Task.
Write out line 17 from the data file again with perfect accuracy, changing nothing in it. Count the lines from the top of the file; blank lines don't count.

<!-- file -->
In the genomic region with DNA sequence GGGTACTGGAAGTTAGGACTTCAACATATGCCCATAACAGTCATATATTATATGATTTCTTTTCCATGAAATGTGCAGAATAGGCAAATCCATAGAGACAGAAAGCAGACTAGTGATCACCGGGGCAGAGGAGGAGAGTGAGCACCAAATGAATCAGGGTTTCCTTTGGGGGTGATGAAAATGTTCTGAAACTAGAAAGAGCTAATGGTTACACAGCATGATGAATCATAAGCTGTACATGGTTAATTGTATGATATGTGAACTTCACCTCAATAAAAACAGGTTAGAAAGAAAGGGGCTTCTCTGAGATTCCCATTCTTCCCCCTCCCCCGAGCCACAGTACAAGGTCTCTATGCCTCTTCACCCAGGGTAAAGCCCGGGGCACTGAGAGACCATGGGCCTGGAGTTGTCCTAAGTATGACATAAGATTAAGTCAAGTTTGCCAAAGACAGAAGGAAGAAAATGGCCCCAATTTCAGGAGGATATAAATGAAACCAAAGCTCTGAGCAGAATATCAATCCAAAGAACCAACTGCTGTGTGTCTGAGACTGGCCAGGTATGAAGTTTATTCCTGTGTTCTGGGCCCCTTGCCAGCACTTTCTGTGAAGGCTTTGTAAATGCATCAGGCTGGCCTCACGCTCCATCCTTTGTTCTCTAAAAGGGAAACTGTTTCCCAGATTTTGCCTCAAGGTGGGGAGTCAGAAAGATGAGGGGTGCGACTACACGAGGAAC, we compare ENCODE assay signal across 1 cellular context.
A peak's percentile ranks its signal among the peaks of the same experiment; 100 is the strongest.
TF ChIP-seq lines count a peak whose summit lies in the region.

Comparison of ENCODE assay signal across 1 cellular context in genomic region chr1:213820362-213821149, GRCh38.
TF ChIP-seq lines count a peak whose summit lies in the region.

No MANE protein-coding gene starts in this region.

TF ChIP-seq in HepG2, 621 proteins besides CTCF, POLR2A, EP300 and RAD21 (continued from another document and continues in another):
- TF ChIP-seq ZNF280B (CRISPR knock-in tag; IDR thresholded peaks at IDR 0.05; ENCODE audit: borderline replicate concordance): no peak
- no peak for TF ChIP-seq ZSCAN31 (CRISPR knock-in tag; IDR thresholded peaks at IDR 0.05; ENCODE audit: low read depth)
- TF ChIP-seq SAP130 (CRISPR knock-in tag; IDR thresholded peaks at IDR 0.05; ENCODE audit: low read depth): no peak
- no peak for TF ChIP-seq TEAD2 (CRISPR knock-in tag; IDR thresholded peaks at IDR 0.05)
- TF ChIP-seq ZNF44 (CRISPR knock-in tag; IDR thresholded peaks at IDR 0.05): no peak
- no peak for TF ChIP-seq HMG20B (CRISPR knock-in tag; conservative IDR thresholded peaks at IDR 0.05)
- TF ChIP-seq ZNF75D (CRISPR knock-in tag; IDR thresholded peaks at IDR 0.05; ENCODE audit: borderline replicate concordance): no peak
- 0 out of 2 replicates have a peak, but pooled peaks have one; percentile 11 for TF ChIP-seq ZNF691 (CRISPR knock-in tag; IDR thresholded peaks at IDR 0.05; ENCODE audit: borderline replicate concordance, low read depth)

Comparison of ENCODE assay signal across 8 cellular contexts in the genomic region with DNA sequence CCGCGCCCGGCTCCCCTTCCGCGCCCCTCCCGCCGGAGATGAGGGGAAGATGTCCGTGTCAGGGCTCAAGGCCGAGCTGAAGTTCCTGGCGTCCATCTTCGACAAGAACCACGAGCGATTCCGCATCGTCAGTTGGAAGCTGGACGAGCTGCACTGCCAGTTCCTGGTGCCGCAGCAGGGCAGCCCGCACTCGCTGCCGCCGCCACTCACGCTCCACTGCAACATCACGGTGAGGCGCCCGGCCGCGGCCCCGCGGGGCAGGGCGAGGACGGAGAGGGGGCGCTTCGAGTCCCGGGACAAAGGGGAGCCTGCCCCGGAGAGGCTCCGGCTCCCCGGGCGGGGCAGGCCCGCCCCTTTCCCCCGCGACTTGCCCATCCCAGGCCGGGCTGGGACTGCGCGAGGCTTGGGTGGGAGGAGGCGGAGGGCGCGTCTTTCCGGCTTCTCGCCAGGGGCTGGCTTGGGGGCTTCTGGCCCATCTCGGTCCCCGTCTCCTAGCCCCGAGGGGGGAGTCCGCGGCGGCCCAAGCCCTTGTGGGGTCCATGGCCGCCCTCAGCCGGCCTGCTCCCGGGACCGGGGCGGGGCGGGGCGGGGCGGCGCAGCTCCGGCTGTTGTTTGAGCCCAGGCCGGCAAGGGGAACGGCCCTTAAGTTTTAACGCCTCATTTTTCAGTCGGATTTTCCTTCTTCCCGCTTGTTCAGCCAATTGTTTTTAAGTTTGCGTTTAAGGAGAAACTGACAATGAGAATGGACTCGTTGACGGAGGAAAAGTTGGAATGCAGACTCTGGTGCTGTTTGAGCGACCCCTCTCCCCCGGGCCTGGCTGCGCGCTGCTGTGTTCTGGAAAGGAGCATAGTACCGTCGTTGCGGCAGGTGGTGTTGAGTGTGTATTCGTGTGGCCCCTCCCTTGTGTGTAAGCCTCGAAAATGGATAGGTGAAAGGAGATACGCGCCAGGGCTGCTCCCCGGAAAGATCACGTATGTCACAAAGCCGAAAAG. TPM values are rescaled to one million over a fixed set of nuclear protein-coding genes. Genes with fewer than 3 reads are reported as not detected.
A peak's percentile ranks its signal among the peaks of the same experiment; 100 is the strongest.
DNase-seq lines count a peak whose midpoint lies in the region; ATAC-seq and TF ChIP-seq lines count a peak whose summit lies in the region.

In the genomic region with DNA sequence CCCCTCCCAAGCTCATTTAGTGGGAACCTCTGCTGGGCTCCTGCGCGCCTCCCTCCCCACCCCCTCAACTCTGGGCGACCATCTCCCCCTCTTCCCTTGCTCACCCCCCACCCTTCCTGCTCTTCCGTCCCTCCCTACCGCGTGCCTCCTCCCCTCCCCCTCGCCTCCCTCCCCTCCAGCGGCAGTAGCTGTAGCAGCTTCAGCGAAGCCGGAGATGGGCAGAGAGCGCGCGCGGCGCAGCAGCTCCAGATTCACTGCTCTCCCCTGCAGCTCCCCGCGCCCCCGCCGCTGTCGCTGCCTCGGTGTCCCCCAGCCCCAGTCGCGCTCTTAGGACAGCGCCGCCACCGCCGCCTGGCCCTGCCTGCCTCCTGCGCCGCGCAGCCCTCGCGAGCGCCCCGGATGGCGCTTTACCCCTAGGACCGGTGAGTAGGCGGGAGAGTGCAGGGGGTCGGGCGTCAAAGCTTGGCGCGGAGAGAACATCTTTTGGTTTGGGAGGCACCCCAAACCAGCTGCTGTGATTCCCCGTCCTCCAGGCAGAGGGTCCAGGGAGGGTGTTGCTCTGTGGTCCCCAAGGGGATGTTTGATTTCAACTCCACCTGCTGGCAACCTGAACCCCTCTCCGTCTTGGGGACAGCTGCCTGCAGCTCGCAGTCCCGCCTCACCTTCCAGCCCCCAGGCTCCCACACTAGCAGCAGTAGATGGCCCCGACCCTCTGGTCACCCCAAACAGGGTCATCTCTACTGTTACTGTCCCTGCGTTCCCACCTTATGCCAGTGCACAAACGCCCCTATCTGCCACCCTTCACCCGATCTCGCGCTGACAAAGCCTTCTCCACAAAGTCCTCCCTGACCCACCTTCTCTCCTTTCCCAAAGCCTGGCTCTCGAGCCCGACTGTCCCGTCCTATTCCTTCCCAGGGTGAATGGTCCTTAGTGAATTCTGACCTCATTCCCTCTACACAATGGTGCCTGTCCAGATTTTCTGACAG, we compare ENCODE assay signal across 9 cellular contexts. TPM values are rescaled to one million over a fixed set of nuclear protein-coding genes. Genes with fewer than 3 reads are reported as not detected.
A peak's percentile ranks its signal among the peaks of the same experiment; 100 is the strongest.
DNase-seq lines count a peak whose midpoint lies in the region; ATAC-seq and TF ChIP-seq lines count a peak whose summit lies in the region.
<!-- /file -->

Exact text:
A peak's percentile ranks its signal among the peaks of the same experiment; 100 is the strongest.